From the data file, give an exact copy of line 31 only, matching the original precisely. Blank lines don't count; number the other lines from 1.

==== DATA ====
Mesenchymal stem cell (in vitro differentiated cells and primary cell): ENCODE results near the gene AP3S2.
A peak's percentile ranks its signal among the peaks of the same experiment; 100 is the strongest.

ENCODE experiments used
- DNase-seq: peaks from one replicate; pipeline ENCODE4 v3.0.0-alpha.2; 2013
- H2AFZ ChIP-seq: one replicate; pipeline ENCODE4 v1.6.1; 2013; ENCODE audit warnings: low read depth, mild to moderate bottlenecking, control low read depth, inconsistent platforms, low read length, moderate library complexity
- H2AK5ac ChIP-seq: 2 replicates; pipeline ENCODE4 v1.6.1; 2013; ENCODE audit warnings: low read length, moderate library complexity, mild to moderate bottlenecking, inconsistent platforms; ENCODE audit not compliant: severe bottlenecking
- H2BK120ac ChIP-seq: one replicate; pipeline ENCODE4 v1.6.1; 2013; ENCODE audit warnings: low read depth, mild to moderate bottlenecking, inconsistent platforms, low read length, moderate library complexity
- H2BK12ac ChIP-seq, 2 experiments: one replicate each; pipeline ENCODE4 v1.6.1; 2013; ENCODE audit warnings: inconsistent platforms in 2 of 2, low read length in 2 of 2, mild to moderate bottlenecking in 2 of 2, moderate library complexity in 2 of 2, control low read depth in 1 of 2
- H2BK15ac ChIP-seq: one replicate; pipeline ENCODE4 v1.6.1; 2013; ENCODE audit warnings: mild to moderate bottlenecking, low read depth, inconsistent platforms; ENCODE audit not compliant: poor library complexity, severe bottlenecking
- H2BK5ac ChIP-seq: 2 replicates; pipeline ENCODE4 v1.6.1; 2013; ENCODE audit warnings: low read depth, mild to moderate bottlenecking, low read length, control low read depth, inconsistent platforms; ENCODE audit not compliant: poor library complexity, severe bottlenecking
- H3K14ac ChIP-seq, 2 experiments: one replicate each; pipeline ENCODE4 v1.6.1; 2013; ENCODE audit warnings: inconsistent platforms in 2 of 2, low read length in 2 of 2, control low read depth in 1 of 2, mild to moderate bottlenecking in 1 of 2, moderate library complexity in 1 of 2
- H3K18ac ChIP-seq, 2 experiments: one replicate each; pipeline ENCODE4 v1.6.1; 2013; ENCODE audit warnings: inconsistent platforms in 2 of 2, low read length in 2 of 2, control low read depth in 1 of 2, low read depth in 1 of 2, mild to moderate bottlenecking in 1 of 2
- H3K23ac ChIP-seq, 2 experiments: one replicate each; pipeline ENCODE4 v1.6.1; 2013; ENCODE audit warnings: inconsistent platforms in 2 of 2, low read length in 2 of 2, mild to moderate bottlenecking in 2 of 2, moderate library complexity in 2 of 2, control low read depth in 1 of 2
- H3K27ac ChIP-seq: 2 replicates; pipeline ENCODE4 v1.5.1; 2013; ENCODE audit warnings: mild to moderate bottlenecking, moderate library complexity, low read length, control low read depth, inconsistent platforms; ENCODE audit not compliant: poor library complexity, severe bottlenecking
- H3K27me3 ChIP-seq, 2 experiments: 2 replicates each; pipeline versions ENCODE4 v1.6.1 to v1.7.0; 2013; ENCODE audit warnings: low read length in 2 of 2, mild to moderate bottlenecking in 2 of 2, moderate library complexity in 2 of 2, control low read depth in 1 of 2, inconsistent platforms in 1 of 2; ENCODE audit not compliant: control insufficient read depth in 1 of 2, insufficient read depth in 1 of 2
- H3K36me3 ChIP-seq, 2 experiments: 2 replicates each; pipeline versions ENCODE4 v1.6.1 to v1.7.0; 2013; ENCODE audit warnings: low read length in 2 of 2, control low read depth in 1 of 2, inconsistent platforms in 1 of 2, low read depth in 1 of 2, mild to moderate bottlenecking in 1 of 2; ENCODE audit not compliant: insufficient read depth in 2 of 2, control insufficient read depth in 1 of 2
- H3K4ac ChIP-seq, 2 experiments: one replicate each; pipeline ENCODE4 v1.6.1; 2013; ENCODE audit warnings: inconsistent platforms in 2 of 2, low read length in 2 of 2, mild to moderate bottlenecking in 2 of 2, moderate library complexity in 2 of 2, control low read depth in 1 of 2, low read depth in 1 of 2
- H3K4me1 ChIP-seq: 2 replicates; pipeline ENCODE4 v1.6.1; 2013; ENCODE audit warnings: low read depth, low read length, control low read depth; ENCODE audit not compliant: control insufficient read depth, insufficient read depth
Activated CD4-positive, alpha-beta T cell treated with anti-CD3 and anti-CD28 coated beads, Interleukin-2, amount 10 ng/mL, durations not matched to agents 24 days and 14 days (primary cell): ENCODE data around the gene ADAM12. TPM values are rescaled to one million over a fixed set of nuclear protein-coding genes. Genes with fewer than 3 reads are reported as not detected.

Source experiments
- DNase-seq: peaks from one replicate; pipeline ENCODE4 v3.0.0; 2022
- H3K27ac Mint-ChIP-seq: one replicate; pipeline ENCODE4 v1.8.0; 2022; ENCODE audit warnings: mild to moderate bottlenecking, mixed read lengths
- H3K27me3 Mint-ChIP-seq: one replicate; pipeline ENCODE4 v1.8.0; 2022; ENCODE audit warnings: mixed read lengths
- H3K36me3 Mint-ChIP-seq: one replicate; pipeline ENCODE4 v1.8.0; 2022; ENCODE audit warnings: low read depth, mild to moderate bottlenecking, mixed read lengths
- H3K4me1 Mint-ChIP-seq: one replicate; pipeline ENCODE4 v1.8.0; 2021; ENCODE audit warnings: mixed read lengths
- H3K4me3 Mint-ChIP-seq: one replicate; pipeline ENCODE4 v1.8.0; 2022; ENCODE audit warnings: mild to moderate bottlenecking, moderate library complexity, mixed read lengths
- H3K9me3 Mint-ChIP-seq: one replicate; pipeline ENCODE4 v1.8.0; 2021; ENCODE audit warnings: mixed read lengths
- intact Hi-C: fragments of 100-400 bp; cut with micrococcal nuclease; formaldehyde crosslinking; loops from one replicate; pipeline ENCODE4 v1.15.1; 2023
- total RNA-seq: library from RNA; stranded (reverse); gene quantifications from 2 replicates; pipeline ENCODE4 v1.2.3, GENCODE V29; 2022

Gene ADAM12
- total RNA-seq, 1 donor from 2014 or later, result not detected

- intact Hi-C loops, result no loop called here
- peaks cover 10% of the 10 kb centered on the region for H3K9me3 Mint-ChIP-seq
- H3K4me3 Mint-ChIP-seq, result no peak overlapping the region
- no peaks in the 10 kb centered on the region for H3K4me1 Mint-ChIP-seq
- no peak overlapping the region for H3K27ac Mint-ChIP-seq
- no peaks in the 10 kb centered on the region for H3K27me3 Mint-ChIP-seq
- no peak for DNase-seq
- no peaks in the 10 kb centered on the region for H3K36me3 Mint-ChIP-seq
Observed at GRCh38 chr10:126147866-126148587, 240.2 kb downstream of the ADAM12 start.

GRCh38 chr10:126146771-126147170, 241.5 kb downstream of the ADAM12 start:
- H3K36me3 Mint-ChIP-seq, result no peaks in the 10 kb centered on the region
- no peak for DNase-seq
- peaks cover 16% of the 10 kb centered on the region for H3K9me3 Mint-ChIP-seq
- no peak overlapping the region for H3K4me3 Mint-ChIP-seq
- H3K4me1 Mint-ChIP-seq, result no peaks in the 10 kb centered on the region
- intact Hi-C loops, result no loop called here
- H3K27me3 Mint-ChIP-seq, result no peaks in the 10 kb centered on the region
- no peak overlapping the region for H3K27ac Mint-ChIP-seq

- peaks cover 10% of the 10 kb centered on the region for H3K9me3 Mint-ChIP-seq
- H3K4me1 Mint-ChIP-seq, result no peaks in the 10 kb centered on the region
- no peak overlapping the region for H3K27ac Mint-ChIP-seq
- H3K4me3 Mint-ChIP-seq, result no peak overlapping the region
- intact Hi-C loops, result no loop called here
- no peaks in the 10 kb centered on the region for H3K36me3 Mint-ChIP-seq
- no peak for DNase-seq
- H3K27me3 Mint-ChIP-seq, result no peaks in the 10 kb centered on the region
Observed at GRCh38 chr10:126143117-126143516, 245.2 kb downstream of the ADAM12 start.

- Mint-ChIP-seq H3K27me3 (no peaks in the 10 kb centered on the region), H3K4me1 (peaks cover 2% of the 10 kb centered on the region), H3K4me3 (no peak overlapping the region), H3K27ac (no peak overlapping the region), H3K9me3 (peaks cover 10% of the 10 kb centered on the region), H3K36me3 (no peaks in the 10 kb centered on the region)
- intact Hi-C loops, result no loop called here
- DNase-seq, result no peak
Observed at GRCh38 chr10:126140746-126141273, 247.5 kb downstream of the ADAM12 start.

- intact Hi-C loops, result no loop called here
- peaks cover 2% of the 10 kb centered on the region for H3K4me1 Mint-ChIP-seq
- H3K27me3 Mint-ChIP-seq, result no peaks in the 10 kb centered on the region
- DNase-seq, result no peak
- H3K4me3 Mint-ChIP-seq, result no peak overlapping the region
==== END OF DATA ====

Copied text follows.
- total RNA-seq, 1 donor from 2014 or later, result not detected